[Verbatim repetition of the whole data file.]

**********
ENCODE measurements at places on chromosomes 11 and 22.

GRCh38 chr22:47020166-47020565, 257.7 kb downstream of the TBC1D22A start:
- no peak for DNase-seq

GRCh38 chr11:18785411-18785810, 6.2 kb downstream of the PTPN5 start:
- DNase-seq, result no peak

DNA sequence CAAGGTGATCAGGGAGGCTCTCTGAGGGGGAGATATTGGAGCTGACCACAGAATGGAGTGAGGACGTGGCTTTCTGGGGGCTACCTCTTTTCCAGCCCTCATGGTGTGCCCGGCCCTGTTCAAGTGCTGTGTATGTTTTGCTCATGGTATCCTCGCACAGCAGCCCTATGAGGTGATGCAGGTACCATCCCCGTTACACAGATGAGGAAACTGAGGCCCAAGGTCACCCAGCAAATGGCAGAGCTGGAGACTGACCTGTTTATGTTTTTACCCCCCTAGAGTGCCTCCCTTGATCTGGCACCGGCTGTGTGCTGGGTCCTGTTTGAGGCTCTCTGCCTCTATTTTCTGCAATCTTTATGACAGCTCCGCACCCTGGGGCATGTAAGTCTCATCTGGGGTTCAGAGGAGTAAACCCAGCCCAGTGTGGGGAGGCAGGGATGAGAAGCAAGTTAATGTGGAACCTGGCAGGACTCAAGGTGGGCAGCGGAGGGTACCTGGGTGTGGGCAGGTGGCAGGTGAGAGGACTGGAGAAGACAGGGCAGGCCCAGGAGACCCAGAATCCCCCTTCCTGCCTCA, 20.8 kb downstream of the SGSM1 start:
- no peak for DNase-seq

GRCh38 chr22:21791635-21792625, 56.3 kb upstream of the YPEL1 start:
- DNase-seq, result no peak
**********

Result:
ENCODE measurements at places on chromosomes 11 and 22.

GRCh38 chr22:47020166-47020565, 257.7 kb downstream of the TBC1D22A start:
- no peak for DNase-seq

GRCh38 chr11:18785411-18785810, 6.2 kb downstream of the PTPN5 start:
- DNase-seq, result no peak

DNA sequence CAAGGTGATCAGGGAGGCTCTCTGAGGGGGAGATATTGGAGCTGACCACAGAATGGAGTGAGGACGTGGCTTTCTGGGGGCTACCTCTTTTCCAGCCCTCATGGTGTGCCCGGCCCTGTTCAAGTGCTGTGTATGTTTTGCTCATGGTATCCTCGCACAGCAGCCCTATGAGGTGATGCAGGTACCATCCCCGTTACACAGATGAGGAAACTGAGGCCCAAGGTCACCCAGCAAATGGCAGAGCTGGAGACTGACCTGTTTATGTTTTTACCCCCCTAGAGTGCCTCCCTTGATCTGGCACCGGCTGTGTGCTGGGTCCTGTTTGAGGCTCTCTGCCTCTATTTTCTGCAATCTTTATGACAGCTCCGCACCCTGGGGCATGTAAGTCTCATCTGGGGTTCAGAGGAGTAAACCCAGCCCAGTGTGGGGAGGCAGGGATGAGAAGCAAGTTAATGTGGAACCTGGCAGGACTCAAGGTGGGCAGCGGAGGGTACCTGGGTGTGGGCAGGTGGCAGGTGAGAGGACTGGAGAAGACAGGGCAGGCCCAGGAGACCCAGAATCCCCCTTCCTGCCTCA, 20.8 kb downstream of the SGSM1 start:
- no peak for DNase-seq

GRCh38 chr22:21791635-21792625, 56.3 kb upstream of the YPEL1 start:
- DNase-seq, result no peak